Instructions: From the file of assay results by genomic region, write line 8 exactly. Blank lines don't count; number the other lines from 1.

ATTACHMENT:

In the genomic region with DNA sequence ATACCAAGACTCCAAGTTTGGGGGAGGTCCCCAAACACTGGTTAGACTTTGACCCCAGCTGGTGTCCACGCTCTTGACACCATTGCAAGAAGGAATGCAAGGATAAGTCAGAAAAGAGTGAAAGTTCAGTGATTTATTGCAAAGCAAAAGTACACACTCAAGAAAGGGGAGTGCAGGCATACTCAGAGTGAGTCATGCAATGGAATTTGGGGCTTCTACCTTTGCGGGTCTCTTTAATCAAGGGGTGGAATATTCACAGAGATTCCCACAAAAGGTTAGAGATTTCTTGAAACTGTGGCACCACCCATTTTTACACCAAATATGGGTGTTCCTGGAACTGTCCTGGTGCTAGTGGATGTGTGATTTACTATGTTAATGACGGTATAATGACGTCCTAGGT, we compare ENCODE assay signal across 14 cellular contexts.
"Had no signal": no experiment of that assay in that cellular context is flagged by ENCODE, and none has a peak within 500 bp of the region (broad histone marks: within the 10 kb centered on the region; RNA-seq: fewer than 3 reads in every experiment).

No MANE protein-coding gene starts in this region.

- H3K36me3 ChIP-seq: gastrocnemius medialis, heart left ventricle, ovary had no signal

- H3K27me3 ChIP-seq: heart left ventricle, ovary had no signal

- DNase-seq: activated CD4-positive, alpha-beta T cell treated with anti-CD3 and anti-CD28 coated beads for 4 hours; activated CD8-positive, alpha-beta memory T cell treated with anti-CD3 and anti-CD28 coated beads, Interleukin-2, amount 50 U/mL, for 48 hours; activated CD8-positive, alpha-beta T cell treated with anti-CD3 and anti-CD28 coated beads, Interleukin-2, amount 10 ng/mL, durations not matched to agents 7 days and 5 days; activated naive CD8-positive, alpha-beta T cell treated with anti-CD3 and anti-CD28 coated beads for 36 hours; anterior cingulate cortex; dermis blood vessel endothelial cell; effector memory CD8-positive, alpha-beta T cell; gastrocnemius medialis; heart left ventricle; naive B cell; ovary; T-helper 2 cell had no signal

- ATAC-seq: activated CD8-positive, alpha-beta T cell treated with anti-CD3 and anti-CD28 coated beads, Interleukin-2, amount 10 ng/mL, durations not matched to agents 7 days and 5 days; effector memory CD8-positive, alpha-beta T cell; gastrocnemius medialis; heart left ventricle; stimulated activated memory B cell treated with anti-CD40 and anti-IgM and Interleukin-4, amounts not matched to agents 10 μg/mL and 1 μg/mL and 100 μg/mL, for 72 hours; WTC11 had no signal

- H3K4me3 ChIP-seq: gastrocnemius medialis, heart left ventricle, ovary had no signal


- H3K4me3 ChIP-seq: gastrocnemius medialis, heart left ventricle, ovary had no signal